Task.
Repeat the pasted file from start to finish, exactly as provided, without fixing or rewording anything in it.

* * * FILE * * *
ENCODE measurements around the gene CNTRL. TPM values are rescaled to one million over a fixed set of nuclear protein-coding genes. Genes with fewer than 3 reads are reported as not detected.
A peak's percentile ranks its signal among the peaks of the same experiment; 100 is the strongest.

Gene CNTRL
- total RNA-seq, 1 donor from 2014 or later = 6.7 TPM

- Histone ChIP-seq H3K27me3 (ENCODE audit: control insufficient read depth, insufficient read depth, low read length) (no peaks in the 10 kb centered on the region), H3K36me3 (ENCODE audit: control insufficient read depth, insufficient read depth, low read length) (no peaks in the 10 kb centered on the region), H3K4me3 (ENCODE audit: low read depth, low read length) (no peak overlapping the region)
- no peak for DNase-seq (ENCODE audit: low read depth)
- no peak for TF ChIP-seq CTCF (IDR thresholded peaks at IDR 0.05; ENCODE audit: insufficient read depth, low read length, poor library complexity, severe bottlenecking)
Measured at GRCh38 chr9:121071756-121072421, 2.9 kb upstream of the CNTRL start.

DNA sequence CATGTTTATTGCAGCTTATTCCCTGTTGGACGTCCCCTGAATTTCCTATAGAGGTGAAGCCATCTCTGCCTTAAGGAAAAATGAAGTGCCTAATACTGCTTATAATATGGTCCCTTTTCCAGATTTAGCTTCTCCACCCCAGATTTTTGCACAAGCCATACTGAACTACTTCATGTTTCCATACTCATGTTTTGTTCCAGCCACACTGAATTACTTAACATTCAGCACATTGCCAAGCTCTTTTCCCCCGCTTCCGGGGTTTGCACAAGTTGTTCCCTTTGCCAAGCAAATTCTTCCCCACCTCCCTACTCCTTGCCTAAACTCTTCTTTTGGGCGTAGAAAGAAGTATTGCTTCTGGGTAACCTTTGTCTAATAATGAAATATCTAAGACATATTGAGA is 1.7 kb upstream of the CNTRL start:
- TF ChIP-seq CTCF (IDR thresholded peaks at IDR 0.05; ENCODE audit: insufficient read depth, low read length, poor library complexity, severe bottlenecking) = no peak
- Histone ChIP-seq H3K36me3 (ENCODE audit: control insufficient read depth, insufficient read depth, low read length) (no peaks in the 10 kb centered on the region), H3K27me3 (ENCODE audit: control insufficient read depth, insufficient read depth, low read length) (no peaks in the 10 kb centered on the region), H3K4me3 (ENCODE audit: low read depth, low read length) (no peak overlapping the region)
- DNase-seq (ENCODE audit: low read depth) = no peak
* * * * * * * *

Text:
ENCODE measurements around the gene CNTRL. TPM values are rescaled to one million over a fixed set of nuclear protein-coding genes. Genes with fewer than 3 reads are reported as not detected.
A peak's percentile ranks its signal among the peaks of the same experiment; 100 is the strongest.

Gene CNTRL
- total RNA-seq, 1 donor from 2014 or later = 6.7 TPM

- Histone ChIP-seq H3K27me3 (ENCODE audit: control insufficient read depth, insufficient read depth, low read length) (no peaks in the 10 kb centered on the region), H3K36me3 (ENCODE audit: control insufficient read depth, insufficient read depth, low read length) (no peaks in the 10 kb centered on the region), H3K4me3 (ENCODE audit: low read depth, low read length) (no peak overlapping the region)
- no peak for DNase-seq (ENCODE audit: low read depth)
- no peak for TF ChIP-seq CTCF (IDR thresholded peaks at IDR 0.05; ENCODE audit: insufficient read depth, low read length, poor library complexity, severe bottlenecking)
Measured at GRCh38 chr9:121071756-121072421, 2.9 kb upstream of the CNTRL start.

DNA sequence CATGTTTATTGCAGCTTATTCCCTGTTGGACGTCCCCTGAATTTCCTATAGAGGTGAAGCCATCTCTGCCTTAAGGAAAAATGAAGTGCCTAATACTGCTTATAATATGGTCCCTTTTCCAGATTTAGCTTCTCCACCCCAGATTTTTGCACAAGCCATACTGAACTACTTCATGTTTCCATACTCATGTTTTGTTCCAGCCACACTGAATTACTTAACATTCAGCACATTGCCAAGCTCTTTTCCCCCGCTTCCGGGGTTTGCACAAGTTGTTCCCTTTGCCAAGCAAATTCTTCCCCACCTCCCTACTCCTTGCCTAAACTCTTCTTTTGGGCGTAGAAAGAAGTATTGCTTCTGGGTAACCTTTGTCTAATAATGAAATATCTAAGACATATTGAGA is 1.7 kb upstream of the CNTRL start:
- TF ChIP-seq CTCF (IDR thresholded peaks at IDR 0.05; ENCODE audit: insufficient read depth, low read length, poor library complexity, severe bottlenecking) = no peak
- Histone ChIP-seq H3K36me3 (ENCODE audit: control insufficient read depth, insufficient read depth, low read length) (no peaks in the 10 kb centered on the region), H3K27me3 (ENCODE audit: control insufficient read depth, insufficient read depth, low read length) (no peaks in the 10 kb centered on the region), H3K4me3 (ENCODE audit: low read depth, low read length) (no peak overlapping the region)
- DNase-seq (ENCODE audit: low read depth) = no peak